FOR IMMEDIATE RELEASE
A Closer Look at Charity Efficiency RatingsJan 09, 2005
BOSTON—Since the deadly tsunami struck southern Asia on Dec. 26, Americans have contributed more than $200 million to humanitarian groups rushing to help the survivors. Oxfam America has been among the primary beneficiaries of that outpouring of generosity, having received more than $16 million in less than two weeks.
Donors want as much of their money as possible to go toward saving people's lives and rebuilding their communities. Charity ratings agencies, web sites and news reports frequently compare charities based on their so-called "efficiency" rating, which is simply the ratio of their overhead and fundraising costs to program costs. But such listings can be misleading. Donors who wish to make an informed decision about where to donate should measure the true return on investment (ROI) of their donation, including evaluating the actual impact of the agency's work.
For emergencies like the current Asia Earthquake Fund appeal, Oxfam America spends relatively little on overhead. In fact, more than 90 percent of the money we are raising for that crisis will go directly to relief and rehabilitation efforts in southern Asia—a figure that equals or surpasses that of many similar organizations.
Overall, Oxfam America spends about between 18 and 23 percent of its annual budget on overhead and fund-raising to support all of its comprehensive programs, so its efficiency rating reflects that. In years with major emergencies, the overhead is less. Our work is primarily funded by hundreds of thousands of small donors, so our overhead costs are higher than agencies that receive large US government grants. Although the annual ratios for our overall aid work may be higher than some of our peers, the long-term return on investment is superior.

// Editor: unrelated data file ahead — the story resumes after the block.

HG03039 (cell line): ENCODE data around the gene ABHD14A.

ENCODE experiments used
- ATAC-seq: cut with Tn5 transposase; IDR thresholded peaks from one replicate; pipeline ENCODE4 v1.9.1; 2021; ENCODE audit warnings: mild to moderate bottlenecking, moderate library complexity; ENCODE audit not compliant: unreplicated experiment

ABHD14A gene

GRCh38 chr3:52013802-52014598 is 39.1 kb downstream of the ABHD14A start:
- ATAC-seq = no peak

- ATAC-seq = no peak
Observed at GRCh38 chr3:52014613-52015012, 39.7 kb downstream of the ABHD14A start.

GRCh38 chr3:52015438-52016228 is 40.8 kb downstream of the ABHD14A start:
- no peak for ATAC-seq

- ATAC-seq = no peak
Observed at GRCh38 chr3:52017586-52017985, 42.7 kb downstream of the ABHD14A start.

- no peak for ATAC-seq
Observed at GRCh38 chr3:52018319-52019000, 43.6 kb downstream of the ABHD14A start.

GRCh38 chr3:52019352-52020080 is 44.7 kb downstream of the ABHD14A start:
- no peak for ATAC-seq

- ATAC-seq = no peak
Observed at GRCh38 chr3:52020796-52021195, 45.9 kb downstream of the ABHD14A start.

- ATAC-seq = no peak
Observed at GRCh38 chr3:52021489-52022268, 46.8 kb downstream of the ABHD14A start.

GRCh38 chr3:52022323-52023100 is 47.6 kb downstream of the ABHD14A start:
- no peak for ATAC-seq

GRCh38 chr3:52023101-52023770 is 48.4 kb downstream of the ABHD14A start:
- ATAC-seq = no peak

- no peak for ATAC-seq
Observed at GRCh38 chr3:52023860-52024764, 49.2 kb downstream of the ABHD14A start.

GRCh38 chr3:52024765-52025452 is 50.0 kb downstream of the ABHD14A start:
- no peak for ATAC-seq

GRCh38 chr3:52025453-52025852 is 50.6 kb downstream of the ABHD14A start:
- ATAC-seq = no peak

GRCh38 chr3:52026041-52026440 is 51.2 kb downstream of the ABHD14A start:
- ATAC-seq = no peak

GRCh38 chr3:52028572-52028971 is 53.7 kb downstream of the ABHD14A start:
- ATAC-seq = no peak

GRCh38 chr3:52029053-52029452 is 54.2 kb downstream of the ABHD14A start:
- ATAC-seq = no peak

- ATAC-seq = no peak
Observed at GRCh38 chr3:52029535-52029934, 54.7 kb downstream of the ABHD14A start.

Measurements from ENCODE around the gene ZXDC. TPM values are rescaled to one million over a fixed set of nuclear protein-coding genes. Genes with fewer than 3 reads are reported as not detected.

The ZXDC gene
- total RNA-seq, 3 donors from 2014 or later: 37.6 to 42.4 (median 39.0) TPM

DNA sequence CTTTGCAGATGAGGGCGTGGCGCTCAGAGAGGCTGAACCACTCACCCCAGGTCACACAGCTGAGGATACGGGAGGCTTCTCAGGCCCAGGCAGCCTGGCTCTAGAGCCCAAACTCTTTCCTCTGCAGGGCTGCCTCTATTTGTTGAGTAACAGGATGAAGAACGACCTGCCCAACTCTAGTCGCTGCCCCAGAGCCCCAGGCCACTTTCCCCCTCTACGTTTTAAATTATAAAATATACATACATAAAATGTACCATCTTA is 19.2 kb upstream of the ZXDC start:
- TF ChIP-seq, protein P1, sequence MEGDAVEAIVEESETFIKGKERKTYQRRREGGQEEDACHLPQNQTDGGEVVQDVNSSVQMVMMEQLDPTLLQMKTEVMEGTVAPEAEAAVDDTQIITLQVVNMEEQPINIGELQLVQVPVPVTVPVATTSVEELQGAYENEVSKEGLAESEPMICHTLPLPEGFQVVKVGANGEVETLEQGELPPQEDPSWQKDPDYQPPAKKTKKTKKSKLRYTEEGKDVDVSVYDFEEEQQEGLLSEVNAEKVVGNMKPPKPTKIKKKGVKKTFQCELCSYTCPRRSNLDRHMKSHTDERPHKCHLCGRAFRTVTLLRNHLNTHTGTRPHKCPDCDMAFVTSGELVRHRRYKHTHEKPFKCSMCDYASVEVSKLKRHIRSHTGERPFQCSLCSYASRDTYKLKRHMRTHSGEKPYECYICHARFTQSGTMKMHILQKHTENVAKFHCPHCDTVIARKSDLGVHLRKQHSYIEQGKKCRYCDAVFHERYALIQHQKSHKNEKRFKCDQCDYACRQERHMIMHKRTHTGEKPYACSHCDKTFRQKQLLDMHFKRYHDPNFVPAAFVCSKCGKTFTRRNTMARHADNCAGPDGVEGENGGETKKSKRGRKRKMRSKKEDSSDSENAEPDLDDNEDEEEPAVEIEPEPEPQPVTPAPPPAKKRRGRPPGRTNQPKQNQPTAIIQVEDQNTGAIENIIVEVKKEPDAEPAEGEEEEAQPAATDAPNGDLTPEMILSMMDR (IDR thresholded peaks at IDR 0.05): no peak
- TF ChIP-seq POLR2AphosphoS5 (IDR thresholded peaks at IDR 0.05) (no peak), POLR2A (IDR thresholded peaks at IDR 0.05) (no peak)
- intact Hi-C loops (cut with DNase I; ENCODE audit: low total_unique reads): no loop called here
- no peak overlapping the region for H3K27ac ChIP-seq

Oxfam's general fund-raising costs are higher than its emergency fund-raising costs in part because of the nature of our work: Oxfam has a long-term commitment to ending poverty through global grassroots development programs. Our approach to helping people overcome poverty and be better protected against future disasters focuses on creating lasting solutions. It costs more to raise funds for less "imminent" needs. Ironically, this larger program scope is also part of what makes Oxfam so effective in humanitarian emergencies like the crisis in Asia.
Oxfam's approach is truly efficient. For example, when the Tsunami struck Sri Lanka, Oxfam staffers were already on the ground doing development work and had recently even done preparedness drills. This enabled Oxfam to immediately save lives because we were already there. Further, Oxfam's highly effective approach to aid involves collaborating with local partners, people native to the regions Oxfam works in who have intimate knowledge of the local language, culture, and political dynamics. Oxfam ensures that the aid it sends is not only appropriate and essential but is delivered quickly to the people in most urgent need.
Oxfam works 365 days a year to find lasting solutions to poverty, hunger and social injustice. The fact that there are 2 billion people living in the world on less than $2 a day is also a humanitarian emergency. A slow, painful death from chronic malnutrition or lack of clean water is just as urgent, and just as important, as the suffering that has grabbed attention following this massive earthquake and tsunami. Oxfam will not save people today only to return them to poverty tomorrow. We work with others to change the underlying conditions that keep people in poverty. We know that our donors appreciate this exceptional return on investment—indeed, they expect nothing less.